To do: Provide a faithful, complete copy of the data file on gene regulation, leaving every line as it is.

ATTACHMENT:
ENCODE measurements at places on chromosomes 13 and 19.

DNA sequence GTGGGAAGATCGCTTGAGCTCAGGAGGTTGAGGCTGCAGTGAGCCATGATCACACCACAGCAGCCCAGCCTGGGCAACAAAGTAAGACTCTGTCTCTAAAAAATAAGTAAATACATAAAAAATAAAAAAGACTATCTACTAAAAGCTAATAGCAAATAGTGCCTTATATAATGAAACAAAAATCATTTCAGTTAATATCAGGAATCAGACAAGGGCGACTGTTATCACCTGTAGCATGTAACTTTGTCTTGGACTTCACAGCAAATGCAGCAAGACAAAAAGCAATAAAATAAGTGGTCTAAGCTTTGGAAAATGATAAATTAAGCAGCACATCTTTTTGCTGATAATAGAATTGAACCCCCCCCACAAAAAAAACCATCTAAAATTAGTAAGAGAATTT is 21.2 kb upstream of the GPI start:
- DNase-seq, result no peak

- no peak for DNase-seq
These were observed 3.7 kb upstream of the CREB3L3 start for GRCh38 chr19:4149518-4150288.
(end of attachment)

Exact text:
ENCODE measurements at places on chromosomes 13 and 19.

DNA sequence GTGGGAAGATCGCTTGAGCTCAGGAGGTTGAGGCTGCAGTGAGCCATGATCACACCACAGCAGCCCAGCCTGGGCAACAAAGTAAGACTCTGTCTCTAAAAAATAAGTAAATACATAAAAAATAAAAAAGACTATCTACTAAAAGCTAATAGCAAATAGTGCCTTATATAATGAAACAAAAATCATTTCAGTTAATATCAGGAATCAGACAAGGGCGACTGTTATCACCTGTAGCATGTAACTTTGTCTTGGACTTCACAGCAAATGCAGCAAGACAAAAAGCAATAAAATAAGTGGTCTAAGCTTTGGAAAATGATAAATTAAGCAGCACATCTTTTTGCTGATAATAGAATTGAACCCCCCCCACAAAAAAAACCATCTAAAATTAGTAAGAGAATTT is 21.2 kb upstream of the GPI start:
- DNase-seq, result no peak

- no peak for DNase-seq
These were observed 3.7 kb upstream of the CREB3L3 start for GRCh38 chr19:4149518-4150288.